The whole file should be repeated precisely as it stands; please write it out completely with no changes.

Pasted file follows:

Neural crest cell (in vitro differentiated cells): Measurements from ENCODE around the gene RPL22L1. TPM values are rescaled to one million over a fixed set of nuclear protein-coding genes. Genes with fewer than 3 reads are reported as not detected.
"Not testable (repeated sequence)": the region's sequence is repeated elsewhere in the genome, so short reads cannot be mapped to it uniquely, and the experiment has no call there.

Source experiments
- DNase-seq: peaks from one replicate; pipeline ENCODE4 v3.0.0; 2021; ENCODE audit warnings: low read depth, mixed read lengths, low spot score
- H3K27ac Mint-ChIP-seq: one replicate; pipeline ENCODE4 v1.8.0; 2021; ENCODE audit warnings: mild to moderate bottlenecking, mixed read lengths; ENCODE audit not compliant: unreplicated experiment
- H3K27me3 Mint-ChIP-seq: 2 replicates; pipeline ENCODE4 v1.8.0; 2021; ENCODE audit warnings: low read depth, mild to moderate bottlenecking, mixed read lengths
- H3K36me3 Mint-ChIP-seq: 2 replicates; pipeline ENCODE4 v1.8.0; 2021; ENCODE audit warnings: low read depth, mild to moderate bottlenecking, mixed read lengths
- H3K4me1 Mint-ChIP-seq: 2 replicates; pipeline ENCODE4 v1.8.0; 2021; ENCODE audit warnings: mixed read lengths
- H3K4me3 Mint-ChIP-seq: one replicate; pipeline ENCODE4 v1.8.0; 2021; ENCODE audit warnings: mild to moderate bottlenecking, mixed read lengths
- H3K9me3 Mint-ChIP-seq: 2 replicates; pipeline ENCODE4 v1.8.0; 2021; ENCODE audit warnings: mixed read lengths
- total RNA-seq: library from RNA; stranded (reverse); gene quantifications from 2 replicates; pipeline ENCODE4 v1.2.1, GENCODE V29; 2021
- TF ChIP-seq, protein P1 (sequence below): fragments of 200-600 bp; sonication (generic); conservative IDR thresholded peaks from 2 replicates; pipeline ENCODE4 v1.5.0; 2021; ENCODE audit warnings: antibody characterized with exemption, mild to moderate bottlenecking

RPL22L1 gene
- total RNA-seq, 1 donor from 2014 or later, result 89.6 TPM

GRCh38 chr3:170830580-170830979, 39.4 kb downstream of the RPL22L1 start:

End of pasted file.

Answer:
Neural crest cell (in vitro differentiated cells): Measurements from ENCODE around the gene RPL22L1. TPM values are rescaled to one million over a fixed set of nuclear protein-coding genes. Genes with fewer than 3 reads are reported as not detected.
"Not testable (repeated sequence)": the region's sequence is repeated elsewhere in the genome, so short reads cannot be mapped to it uniquely, and the experiment has no call there.

Source experiments
- DNase-seq: peaks from one replicate; pipeline ENCODE4 v3.0.0; 2021; ENCODE audit warnings: low read depth, mixed read lengths, low spot score
- H3K27ac Mint-ChIP-seq: one replicate; pipeline ENCODE4 v1.8.0; 2021; ENCODE audit warnings: mild to moderate bottlenecking, mixed read lengths; ENCODE audit not compliant: unreplicated experiment
- H3K27me3 Mint-ChIP-seq: 2 replicates; pipeline ENCODE4 v1.8.0; 2021; ENCODE audit warnings: low read depth, mild to moderate bottlenecking, mixed read lengths
- H3K36me3 Mint-ChIP-seq: 2 replicates; pipeline ENCODE4 v1.8.0; 2021; ENCODE audit warnings: low read depth, mild to moderate bottlenecking, mixed read lengths
- H3K4me1 Mint-ChIP-seq: 2 replicates; pipeline ENCODE4 v1.8.0; 2021; ENCODE audit warnings: mixed read lengths
- H3K4me3 Mint-ChIP-seq: one replicate; pipeline ENCODE4 v1.8.0; 2021; ENCODE audit warnings: mild to moderate bottlenecking, mixed read lengths
- H3K9me3 Mint-ChIP-seq: 2 replicates; pipeline ENCODE4 v1.8.0; 2021; ENCODE audit warnings: mixed read lengths
- total RNA-seq: library from RNA; stranded (reverse); gene quantifications from 2 replicates; pipeline ENCODE4 v1.2.1, GENCODE V29; 2021
- TF ChIP-seq, protein P1 (sequence below): fragments of 200-600 bp; sonication (generic); conservative IDR thresholded peaks from 2 replicates; pipeline ENCODE4 v1.5.0; 2021; ENCODE audit warnings: antibody characterized with exemption, mild to moderate bottlenecking

RPL22L1 gene
- total RNA-seq, 1 donor from 2014 or later, result 89.6 TPM

GRCh38 chr3:170830580-170830979, 39.4 kb downstream of the RPL22L1 start: